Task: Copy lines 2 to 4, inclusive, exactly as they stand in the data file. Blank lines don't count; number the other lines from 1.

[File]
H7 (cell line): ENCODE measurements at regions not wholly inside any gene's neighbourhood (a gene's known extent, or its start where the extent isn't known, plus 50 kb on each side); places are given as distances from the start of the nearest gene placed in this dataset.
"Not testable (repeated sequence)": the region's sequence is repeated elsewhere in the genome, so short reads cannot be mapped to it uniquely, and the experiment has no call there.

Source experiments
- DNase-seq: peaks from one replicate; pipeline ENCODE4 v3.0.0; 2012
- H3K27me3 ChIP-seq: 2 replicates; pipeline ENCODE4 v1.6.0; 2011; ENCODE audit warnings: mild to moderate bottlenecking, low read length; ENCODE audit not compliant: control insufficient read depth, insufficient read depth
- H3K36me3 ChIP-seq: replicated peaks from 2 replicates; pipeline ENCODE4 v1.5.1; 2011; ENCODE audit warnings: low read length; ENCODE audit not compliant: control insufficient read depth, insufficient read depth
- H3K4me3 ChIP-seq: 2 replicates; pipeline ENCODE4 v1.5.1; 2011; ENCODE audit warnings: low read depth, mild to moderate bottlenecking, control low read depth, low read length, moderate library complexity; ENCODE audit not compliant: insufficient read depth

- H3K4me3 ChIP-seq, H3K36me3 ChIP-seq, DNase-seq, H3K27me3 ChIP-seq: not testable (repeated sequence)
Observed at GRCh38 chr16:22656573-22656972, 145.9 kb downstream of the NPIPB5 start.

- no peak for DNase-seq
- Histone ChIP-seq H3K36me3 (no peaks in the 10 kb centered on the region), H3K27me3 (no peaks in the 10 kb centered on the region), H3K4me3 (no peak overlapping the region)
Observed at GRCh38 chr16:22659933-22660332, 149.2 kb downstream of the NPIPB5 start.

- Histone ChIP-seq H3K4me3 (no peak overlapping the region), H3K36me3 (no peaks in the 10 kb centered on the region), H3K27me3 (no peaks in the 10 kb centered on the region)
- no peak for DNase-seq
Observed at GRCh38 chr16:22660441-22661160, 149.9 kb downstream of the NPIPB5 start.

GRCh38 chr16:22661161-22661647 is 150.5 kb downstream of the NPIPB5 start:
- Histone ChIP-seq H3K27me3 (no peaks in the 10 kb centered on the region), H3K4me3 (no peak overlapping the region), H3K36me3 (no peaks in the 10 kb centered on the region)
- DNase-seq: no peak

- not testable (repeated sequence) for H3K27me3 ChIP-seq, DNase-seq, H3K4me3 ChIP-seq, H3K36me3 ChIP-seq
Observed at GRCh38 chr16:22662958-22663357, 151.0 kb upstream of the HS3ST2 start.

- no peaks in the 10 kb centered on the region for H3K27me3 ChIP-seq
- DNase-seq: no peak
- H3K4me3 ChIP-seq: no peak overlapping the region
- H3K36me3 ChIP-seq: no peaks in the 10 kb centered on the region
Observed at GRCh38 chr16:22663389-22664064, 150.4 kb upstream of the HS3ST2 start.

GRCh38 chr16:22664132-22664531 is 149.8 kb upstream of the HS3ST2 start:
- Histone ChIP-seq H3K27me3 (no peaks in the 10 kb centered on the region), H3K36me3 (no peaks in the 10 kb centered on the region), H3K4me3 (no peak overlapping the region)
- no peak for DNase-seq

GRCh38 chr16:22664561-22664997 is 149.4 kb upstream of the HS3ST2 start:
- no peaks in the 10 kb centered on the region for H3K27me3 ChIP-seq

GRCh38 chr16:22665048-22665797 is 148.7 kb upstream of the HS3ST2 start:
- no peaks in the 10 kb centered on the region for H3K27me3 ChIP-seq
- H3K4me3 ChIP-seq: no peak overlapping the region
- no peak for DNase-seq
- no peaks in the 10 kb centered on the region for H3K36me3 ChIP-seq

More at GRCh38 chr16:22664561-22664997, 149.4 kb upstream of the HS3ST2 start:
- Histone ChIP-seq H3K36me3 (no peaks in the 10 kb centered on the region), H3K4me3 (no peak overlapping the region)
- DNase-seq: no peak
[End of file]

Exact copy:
"Not testable (repeated sequence)": the region's sequence is repeated elsewhere in the genome, so short reads cannot be mapped to it uniquely, and the experiment has no call there.

Source experiments
- DNase-seq: peaks from one replicate; pipeline ENCODE4 v3.0.0; 2012